Before I Tripped Over a Stone, #23

(Previous post, Before I Tripped, #22)

I was settling in and getting comfortable as the director of the Bishop Lewis State Work Release program in Seattle, Washington. I had worked with a government narcotics unit to safely (and quietly) remove a strain of black tar heroin from the community. The facility was moving in the direction of intensive training for the staff. The cognitive-behavioral model was being introduced, and all staff who were shift level supervisors and above would be trained in this practice. I was at a point in my life where I finally was able to breathe!

I began to focus on my personal life, and the first step was finding a new place to call home. I enjoyed living in Seattle, West Seattle is where I called home. No, it doesn’t rain all the time, contrary to popular belief. It usually rained overnight, and you woke up to the clean scent of evergreen trees and salt water. Seattle has a nickname, the Emerald City. In the mornings, after the sun burns through the gray, misty fog, you can view the city sparkling as it wakes from its nighttime cleansing showers. Everywhere you go the presence of the Cascade Mountains and the incredible, awe-inspiring Mt. Rainier, make their presence known. In the distance, you can see Mt. Hood. The Puget Sound encircles the city, with lakes and parks inviting you to get out and enjoy nature. I was in my element.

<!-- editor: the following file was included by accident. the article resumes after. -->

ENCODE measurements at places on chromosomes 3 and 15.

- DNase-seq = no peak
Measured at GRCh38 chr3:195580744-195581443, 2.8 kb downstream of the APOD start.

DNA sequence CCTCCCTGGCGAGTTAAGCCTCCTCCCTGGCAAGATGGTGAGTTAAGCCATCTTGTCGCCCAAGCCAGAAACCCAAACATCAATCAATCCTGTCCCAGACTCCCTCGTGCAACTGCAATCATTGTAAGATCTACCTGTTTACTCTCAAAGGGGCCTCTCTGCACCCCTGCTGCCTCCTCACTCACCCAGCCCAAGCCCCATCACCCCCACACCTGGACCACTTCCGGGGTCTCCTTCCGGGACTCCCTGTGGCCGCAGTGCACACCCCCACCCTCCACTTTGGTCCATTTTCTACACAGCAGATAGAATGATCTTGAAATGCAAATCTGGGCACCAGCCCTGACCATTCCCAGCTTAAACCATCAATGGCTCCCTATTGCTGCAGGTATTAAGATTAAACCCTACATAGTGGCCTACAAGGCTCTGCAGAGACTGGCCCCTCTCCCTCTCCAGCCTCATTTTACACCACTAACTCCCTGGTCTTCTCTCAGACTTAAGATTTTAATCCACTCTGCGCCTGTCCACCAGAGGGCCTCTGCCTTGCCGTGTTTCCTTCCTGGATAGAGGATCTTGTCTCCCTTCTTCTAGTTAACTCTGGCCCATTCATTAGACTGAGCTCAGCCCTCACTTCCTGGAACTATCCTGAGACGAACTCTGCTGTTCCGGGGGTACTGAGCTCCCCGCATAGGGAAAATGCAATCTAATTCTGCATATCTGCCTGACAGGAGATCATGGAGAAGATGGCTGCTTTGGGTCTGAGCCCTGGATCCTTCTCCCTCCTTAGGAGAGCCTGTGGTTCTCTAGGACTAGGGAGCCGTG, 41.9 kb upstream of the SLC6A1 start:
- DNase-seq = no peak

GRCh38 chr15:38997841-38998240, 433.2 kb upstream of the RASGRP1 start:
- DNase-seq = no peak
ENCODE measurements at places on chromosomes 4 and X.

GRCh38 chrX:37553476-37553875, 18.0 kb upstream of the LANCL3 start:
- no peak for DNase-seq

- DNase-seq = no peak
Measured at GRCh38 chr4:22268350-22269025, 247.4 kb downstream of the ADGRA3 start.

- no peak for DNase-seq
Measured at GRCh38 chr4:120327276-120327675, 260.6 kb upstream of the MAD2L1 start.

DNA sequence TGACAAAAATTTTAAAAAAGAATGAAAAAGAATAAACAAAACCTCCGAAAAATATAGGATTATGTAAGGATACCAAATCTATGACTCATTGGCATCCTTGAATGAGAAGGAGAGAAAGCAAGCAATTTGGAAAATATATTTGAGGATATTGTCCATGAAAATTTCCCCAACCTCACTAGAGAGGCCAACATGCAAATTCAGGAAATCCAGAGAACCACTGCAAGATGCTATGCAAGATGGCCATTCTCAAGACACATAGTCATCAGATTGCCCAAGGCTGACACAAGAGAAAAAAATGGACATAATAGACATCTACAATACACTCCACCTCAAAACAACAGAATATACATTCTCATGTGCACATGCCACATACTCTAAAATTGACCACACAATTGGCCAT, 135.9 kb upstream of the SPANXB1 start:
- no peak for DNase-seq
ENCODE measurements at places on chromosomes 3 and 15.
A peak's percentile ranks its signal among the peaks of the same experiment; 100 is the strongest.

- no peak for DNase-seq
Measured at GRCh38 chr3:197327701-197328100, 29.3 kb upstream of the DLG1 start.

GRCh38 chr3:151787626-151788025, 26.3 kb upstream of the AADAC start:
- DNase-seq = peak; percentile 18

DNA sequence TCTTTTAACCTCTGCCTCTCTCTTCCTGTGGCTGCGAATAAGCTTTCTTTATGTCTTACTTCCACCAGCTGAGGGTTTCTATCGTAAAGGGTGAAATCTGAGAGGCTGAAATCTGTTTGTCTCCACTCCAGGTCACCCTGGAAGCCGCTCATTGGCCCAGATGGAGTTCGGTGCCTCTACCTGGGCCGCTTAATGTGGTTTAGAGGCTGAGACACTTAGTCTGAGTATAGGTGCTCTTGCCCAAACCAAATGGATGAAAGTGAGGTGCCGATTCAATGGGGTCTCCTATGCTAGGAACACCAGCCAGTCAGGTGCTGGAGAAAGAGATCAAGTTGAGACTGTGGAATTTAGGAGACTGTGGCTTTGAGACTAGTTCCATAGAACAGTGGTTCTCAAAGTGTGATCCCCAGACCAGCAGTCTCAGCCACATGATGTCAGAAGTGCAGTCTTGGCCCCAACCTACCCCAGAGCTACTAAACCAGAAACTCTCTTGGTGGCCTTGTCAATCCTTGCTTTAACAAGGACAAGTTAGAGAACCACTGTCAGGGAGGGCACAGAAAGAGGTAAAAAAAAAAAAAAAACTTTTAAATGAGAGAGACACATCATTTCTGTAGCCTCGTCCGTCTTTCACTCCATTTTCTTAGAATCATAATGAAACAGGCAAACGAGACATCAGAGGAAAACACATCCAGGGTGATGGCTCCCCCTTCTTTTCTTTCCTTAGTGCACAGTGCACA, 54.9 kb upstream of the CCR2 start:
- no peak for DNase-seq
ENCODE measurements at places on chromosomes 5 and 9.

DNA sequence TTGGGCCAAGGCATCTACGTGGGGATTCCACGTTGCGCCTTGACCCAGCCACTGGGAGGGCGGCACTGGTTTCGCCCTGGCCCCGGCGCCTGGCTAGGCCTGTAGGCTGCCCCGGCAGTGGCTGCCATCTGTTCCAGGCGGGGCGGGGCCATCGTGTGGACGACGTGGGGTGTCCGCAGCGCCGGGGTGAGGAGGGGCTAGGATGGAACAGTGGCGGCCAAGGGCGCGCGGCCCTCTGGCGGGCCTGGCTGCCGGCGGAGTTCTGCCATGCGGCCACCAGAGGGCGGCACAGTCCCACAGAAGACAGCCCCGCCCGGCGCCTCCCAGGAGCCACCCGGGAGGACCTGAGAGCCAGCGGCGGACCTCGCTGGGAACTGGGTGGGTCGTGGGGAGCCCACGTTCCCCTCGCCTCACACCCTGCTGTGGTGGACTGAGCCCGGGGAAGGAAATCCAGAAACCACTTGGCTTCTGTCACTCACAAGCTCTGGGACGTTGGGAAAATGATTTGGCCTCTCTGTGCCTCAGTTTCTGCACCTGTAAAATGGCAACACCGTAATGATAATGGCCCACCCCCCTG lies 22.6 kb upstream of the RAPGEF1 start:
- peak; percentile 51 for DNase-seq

I found a little post-war bungalow with a carriage house to rent. Amy, who I had moved to Seattle from Minneapolis with, decided to move with me into the bungalow until a year later when she, too, would find a place to her liking. The little bungalow was precious! All complete with a white, wooden swing hanging in the front porch. Life was good, and I intended to continue to make it all that I dreamed of.

I was at peace, finally.

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Time would happily pass … after two years, I got engaged. He moved in. His daughter stayed with us every other weekend. One Saturday afternoon, in August of 1998, he and I decided to go adopt a kitty from the local shelter. He drove. I never saw the Tahoe coming at us until he yelled, “Hold on, Baby, he’s not going to stop!”

Before I tripped … abruptly ends. Like my life, as I knew it.

I tripped over that stone in August 1998, its name is Fibromyalgia Syndrome…

IMG_4892~Goodbye Kim. 1998.

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Thanks, everyone for following Before I Tripped Over A Stone. I used to be a lot of things… I used to be mine.